Effective Interviewing Techniques are Key for Care ManagersFamed motivational speaker Anthony Robbins hit the nail on the head with this quote on what leads us to life-changing, life-affirming behavior: “The quality of your life is a direct reflection of the quality of the questions you are asking yourself.”
If you’re a care manager, the same principles apply to the quality of questions you ask a chronically ill patient as you develop an effective care plan. In other words, only when you ask the right questions will you get the answers you need.
Asking good questions, however, takes practice and training in strategies like motivational interviewing. You aren’t born with great interviewing skills! A good interviewer can get a patient to reveal information without realizing what was said − significantly helping the healthcare team form a strong plan of care.
There is an old adage that says we have two ears and one mouth for a reason: we should listen twice as much as we speak. A great case manager understands the importance of formulating probing questions, and then listens intentionally, even in the silences. When the other person is not speaking, communication is still active.
What Are You Looking For?
Before starting any patient interview it’s important to have a clear understanding of what you want to discover, or information that may be missing. The purpose of the interview will help define the focus. In other words, are you gathering facts or opinions? Do you need greater clarification or more information?
Thoughtful and relevant questions are one of the most effective ways to obtain qualitative information. They help you to better explain and understand your patient’s behavior, experiences or choices—information that is valuable in developing and evaluating a successful healthcare plan.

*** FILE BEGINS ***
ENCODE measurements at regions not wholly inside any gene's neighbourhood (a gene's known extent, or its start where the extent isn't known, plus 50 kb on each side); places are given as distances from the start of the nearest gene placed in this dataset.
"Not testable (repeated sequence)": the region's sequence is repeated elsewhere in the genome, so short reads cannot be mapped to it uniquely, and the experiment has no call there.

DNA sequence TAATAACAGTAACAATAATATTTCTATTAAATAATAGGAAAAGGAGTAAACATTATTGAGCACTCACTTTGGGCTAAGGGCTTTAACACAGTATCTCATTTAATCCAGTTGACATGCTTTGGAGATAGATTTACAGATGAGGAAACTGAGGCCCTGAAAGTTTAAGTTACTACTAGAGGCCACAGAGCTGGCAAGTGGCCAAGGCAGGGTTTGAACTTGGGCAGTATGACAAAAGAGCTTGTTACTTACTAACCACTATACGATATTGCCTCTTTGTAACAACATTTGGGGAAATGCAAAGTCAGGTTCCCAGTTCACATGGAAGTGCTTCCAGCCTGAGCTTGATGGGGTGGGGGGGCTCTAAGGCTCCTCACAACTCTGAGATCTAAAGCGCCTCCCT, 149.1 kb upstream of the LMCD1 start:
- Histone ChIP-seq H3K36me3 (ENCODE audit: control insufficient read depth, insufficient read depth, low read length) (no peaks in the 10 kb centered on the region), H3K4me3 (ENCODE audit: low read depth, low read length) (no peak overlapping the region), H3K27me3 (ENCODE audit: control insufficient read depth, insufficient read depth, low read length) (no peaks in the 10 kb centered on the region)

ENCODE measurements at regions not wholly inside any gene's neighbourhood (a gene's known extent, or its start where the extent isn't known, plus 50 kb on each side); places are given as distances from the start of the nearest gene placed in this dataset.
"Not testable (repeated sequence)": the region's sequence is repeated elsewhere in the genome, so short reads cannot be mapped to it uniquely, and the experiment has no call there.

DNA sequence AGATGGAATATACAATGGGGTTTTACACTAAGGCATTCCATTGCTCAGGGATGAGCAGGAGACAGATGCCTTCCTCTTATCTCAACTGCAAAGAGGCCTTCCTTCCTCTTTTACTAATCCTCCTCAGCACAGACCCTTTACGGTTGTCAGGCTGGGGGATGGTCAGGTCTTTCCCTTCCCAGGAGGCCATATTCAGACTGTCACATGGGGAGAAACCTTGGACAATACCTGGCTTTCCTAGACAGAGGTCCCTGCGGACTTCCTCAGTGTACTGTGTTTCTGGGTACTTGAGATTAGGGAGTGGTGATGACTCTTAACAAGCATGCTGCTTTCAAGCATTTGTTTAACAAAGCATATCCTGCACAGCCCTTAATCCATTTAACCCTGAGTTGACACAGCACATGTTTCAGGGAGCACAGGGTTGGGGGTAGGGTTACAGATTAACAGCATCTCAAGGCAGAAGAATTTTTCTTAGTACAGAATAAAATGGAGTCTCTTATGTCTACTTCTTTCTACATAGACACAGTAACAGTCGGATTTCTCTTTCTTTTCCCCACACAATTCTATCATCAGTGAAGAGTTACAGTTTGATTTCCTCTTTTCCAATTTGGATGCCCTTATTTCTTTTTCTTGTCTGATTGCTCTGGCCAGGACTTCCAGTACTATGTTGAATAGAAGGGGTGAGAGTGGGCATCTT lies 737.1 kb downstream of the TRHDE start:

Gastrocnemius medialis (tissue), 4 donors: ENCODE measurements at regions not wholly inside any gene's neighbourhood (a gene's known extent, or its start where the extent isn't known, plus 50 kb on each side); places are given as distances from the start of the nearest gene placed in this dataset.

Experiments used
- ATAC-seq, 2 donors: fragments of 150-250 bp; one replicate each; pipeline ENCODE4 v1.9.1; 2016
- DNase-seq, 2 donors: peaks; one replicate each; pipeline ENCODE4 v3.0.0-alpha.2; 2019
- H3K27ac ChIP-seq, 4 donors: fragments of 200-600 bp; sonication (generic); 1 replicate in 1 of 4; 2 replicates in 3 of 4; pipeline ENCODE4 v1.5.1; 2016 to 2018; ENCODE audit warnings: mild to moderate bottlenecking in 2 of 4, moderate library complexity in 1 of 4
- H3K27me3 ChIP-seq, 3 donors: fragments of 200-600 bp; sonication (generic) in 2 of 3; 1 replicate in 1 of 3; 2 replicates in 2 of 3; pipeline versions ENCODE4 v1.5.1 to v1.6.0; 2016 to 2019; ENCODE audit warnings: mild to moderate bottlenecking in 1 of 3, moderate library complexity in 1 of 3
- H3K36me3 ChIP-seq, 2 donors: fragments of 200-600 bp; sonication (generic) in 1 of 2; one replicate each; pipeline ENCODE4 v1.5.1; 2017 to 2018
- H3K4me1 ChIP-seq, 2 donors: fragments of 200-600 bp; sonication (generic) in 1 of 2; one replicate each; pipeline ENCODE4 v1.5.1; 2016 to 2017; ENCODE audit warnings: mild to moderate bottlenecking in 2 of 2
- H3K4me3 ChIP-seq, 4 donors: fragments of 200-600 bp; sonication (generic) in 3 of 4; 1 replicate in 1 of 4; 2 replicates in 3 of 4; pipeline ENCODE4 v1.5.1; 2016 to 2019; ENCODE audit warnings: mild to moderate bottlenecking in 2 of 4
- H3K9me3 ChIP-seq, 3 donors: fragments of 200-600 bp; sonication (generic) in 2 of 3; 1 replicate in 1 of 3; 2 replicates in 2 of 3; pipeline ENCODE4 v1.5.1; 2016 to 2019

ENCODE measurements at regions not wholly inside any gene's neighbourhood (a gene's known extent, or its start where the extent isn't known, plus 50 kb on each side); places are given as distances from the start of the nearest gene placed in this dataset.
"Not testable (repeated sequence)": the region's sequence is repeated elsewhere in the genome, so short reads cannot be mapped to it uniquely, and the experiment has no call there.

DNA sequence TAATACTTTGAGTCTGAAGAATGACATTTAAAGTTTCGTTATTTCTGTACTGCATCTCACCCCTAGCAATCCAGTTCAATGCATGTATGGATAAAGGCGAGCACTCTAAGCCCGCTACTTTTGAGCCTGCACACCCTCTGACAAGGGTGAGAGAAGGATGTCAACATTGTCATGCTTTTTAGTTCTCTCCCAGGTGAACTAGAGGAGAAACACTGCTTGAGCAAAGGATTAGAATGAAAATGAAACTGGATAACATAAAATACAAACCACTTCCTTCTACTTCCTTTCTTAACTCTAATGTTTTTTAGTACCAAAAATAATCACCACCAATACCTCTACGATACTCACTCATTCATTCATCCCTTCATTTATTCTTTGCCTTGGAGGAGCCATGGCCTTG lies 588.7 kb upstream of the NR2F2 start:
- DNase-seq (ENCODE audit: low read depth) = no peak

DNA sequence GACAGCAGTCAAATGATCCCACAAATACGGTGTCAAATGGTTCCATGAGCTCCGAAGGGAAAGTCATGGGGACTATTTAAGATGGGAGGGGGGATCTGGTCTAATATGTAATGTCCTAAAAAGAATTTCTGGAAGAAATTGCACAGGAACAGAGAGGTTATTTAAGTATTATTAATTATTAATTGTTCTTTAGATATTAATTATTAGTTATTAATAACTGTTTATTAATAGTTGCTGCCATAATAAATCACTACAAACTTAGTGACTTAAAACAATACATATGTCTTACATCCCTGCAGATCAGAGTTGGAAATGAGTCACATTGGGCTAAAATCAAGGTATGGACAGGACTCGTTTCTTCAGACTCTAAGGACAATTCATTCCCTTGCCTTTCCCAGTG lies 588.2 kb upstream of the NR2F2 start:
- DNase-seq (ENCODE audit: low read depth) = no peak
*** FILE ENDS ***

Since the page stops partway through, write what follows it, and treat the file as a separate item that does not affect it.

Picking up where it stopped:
Care managers, of course, must also collect quantitative information, using questions requiring a “yes” or “no” response, or that seek out specific information such as a phone number or address. Quantitative and qualitative information are both necessary, but the qualitative interview style requires greater skill and adaptation to acquire the most pertinent information.
Be Prepared and Ready to Adapt
The ability to adapt in life is one of the greatest tools you can develop. Your ability to adapt your interview questions based on the answers being given will help you to delve deeper into the subject matter at hand and come away with more information than you thought possible.
Adaptation is a skill you learn overtime and with experience. By paying attention to what the patient is saying and the answers they’re giving, you have a chance to reformulate your own questions or even ask new ones. This is one specific instance in which listening more than you speak is a significant advantage.
Too often, individuals start to formulate responses before the other person has even stopped speaking. Although the brain has an ability to multitask, it’s impossible to fully listen to what the other person is saying and formulate a response at the same time